Mark Regan: 'There's huge health inequality between Northern Ireland and England'
Lisa Smyth talks to the CEO of south Belfast's Kingsbridge Private Hospital and the development director of its parent company, the 3fivetwo Group
Q. How did 3fivetwo and Kingsbridge Private Hospital start out and how has the company developed?
A. Well, 3fivetwo started out 12 years ago in its first permanent address at 352 Lisburn Road - hence the name. I still meet people who think it's because we offer healthcare 352 days a year - not sure where the other 13 days went in their assumption!
Anyhow, for the first few years the company offered predominantly antenatal or maternity packages. This was delivered with a background of NHS waiting lists in Northern Ireland being two, three and even four years in some specialities.
When the fledgling Stormont administration recognised it wasn't acceptable to have such delays within a society emerging from conflict, they invited the private, or independent sector as it's correctly termed, to help them reduce the waiting lists. They did this via open and competitive tendering, and our ability to deliver quality results meant 3fivetwo was very successful.
In parallel to the independent sector work, we recognised the need to diversify and expand the core private business, and thus in the next eight years we expanded through the acquisition and creation of numerous innovative health companies including H3, DotComDr, The Training Academy, Optique, Origin, Cosmetech and, of course, Kingsbridge, where we are now.
Kingsbridge is now four years old and continuing to expand both here in Belfast and Sligo, with both hospitals experiencing a steady and healthy growth of private patients coming through.
Q. You are a radiographer, but how did you come to work in Kingsbridge Private Hospital?
A. I qualified from the University of Ulster in the late '90s with an Honours degree in radiography, before spending several years working in various hospital X-ray departments in the HSE in the Republic of Ireland and the NHS in Northern Ireland. While I'm now working in the corporate aspect of healthcare, I still draw on that invaluable clinical experience on an almost daily basis. This has been a huge advantage for me.
I left the NHS in 2001 and joined an Italian pharmaceutical company, Bracco, where I worked for three years before moving to Philips Medical systems. In my last few months at Philips, I convinced the medical directors of Kingsbridge's parent company, 3fivetwo Healthcare, to purchase a cutting-edge CT scanner for the Lisburn Road site.
We went to see the scanner in Holland, and on the flight over, one of the 3fivetwo medical directors tried to convince me that I had a role in play in the growth plans of 3fivetwo. I met the other two directors when we returned home, and it wasn't long before I was sharing the vision they had in expanding to become the largest private healthcare group in the country. That vision is now reality eight years later.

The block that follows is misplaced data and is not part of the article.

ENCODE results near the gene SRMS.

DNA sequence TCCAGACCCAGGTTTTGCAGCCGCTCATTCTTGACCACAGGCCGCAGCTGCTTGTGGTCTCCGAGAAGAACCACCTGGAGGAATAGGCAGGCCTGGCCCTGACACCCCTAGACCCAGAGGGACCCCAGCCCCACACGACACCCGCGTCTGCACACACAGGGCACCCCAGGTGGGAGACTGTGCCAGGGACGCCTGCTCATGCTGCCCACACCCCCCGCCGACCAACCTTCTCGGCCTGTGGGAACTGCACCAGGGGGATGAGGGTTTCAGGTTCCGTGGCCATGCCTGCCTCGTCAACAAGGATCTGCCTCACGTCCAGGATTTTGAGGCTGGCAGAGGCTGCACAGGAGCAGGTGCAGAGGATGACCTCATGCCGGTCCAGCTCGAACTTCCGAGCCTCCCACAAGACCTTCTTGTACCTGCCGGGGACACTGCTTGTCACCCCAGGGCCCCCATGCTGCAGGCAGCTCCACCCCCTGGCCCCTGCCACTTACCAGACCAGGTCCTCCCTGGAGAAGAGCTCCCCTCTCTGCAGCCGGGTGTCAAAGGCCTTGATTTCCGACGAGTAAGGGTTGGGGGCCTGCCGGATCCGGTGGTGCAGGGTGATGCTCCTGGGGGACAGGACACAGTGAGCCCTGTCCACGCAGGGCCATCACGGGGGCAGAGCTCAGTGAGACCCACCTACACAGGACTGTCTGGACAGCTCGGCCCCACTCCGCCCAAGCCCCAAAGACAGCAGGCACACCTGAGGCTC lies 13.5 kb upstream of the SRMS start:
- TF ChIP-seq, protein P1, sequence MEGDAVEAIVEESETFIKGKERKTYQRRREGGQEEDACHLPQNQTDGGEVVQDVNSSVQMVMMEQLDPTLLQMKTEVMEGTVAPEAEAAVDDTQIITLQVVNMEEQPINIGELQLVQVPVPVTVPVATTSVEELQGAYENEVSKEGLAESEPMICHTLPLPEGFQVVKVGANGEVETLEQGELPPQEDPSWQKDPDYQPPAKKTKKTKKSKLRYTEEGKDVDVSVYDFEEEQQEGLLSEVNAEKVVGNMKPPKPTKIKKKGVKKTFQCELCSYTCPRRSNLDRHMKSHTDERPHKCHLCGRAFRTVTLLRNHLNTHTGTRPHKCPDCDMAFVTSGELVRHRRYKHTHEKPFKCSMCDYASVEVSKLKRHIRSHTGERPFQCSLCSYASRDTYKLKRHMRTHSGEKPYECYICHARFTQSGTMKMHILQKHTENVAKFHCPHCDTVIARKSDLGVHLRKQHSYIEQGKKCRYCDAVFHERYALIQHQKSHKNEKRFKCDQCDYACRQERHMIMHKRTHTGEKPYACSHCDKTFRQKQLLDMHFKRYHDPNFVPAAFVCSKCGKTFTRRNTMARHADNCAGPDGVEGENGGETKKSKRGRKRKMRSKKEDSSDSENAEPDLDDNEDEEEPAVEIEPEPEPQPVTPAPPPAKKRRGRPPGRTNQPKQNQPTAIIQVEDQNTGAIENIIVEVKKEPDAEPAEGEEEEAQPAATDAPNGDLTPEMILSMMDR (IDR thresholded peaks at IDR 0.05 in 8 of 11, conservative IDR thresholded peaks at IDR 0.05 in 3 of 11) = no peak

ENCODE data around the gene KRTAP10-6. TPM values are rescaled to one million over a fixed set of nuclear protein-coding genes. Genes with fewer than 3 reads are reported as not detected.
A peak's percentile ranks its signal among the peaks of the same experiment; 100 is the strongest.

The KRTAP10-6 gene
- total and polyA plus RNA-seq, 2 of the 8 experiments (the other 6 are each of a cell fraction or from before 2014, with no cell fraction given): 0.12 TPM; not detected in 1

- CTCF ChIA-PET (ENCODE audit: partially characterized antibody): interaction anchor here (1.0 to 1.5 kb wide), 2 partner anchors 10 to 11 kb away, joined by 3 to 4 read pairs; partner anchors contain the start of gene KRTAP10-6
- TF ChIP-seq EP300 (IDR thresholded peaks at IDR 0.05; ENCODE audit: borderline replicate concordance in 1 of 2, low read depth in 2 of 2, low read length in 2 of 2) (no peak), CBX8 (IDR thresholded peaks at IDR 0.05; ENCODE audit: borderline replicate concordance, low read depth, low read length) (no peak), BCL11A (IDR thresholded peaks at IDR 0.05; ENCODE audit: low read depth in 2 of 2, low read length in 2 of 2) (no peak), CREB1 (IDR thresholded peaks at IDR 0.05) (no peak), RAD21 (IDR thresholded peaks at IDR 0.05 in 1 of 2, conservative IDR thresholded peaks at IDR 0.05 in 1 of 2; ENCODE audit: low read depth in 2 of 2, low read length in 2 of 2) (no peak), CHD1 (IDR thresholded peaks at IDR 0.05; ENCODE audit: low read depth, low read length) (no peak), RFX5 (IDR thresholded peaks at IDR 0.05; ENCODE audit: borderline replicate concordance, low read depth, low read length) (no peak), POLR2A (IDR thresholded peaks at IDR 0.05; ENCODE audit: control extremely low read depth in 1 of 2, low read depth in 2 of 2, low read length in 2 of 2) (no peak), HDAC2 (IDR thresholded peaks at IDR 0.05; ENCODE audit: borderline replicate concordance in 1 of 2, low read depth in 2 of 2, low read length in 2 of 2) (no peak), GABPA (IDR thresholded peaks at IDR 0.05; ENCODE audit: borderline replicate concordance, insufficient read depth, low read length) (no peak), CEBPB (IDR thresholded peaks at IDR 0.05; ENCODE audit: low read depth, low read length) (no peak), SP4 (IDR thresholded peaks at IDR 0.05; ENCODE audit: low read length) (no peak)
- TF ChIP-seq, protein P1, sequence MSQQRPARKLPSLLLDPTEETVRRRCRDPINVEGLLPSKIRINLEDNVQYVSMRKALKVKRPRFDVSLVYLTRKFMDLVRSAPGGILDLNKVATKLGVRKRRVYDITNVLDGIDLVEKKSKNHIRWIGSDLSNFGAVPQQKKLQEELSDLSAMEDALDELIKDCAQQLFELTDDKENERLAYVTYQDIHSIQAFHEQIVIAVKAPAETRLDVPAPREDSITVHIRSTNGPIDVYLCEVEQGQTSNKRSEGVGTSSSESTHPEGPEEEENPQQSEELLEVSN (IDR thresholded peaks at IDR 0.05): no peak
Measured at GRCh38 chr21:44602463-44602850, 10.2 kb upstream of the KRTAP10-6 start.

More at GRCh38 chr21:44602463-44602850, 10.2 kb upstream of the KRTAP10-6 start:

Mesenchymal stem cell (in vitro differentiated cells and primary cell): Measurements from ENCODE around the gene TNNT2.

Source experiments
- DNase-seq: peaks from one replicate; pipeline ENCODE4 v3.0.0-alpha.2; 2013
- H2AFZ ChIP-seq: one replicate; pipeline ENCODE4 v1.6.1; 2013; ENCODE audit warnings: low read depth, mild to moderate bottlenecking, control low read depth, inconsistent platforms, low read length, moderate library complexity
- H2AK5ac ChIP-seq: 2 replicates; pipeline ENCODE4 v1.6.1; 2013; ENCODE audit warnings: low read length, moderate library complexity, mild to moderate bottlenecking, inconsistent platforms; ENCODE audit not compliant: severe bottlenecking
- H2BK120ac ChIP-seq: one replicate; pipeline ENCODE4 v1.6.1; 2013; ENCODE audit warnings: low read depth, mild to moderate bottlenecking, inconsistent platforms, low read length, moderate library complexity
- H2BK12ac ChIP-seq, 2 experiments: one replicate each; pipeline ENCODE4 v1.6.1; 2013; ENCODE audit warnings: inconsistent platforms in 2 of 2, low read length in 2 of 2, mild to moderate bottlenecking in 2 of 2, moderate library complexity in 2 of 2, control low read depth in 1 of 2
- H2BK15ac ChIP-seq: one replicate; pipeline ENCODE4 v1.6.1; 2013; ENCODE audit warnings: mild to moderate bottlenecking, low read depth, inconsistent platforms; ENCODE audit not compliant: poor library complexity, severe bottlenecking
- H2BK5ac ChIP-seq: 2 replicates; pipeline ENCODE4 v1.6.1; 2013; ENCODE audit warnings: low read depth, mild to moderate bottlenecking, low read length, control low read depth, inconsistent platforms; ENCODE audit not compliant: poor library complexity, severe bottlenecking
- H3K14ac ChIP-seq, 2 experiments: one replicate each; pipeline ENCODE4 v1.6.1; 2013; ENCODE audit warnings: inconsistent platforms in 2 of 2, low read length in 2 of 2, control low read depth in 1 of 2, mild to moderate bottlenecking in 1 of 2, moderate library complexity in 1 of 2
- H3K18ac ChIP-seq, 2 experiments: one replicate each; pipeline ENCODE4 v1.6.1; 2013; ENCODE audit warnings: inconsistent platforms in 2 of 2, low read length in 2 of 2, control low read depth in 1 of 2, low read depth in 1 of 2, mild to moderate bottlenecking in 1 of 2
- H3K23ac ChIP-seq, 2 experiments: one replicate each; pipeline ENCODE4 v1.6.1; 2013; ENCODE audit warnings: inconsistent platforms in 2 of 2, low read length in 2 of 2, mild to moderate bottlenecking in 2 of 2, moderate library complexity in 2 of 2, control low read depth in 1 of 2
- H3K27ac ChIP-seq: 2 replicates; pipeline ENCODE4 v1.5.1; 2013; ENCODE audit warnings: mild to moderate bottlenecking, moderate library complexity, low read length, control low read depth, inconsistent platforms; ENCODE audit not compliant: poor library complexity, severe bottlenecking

Q. You're now the CEO of one of the biggest independent healthcare providers in Northern Ireland, which must be a very demanding role. Do you have any spare time? How is it spent?
A. I do play some golf, but I have four young children so time isn't really what I would call 'spare'. Actually one of those children, Charlotte, is part of the reason why I am so passionate about waiting lists. I understand the impact. Charlotte was born back in 2003 with Down's syndrome and Tetralogy of Fallot - a hole in her heart.
For the first year of her life, she would turn blue and pass out. The challenge was to get to her first birthday, when she could have surgery to correct this. When she was 11 months old, we saw the consultant who agreed to proceed, but the waiting time was a year. She would have been two before she got the surgery, and there were questions if she would survive.
Thankfully, I had health insurance, and Charlotte had her surgery two weeks later, leaving intensive care on her first birthday. Unfortunately, not everyone is as fortunate as me and Charlotte, hence thousands must wait, and they have my full genuine empathy.
Q. What did you want to be when you grew up? Does your current role resemble your childhood aspirations?
A. As a child I was fascinated by maps and all things geographical. In fact, when I left school I was accepted into to Queen's University to study geography. I only changed my mind the week that the course was due to start and transferred over to radiography.
Anyone who has ever been in my office will see this fascination still exists, with the numerous globes and a giant world map covering a full wall.
Other than the growing number of global locations that the 3fivetwo group now reaches - including our Telehealth partners in Philadelphia, United States - there is probably not that big of a link to those early aspirations of working in the meteorological office.